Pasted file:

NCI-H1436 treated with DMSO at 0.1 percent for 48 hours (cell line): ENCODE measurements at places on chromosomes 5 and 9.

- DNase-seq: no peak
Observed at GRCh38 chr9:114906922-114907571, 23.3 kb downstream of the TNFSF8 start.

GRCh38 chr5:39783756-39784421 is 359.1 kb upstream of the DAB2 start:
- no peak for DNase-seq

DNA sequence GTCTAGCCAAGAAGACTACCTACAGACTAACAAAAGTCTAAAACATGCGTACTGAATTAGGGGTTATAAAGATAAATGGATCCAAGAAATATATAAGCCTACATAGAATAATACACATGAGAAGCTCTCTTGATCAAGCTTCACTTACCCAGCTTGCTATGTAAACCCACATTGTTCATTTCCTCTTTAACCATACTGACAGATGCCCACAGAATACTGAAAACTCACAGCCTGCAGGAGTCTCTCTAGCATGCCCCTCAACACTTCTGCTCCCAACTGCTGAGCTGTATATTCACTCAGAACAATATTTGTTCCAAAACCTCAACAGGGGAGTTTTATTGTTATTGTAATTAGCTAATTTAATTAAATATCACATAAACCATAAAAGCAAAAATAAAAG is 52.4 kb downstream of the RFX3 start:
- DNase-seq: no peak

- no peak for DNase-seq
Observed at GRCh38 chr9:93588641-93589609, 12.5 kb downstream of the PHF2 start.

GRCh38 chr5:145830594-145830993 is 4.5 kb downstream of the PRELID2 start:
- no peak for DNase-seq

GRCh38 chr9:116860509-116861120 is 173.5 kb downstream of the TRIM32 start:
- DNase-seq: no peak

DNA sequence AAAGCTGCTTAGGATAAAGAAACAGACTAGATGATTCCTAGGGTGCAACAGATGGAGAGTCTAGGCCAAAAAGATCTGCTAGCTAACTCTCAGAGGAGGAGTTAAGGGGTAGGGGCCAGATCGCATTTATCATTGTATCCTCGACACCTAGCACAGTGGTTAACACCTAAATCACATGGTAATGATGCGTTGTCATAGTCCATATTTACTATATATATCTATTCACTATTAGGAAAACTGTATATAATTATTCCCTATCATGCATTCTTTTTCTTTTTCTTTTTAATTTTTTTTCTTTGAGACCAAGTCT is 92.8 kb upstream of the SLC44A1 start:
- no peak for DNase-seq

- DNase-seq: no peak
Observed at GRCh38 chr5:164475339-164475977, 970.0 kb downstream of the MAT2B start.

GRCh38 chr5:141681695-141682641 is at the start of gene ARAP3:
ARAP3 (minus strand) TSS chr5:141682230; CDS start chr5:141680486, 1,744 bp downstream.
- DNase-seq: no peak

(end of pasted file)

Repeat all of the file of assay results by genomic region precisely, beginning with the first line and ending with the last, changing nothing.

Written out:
NCI-H1436 treated with DMSO at 0.1 percent for 48 hours (cell line): ENCODE measurements at places on chromosomes 5 and 9.

- DNase-seq: no peak
Observed at GRCh38 chr9:114906922-114907571, 23.3 kb downstream of the TNFSF8 start.

GRCh38 chr5:39783756-39784421 is 359.1 kb upstream of the DAB2 start:
- no peak for DNase-seq

DNA sequence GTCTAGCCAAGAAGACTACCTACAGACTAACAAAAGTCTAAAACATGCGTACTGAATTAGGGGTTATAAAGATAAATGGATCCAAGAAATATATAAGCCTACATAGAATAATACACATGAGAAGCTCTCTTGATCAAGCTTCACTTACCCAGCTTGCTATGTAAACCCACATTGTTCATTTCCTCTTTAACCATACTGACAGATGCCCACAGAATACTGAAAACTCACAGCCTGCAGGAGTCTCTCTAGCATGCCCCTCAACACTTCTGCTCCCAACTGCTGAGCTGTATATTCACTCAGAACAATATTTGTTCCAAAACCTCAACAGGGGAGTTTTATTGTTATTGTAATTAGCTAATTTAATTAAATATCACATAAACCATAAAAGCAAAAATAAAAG is 52.4 kb downstream of the RFX3 start:
- DNase-seq: no peak

- no peak for DNase-seq
Observed at GRCh38 chr9:93588641-93589609, 12.5 kb downstream of the PHF2 start.

GRCh38 chr5:145830594-145830993 is 4.5 kb downstream of the PRELID2 start:
- no peak for DNase-seq

GRCh38 chr9:116860509-116861120 is 173.5 kb downstream of the TRIM32 start:
- DNase-seq: no peak

DNA sequence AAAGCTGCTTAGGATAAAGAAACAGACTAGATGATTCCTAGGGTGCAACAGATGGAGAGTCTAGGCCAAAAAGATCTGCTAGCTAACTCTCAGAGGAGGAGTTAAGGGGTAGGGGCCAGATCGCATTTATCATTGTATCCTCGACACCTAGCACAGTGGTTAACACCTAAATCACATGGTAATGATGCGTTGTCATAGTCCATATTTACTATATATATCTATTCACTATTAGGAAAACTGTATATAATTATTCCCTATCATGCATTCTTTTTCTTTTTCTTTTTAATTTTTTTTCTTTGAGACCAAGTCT is 92.8 kb upstream of the SLC44A1 start:
- no peak for DNase-seq

- DNase-seq: no peak
Observed at GRCh38 chr5:164475339-164475977, 970.0 kb downstream of the MAT2B start.

GRCh38 chr5:141681695-141682641 is at the start of gene ARAP3:
ARAP3 (minus strand) TSS chr5:141682230; CDS start chr5:141680486, 1,744 bp downstream.
- DNase-seq: no peak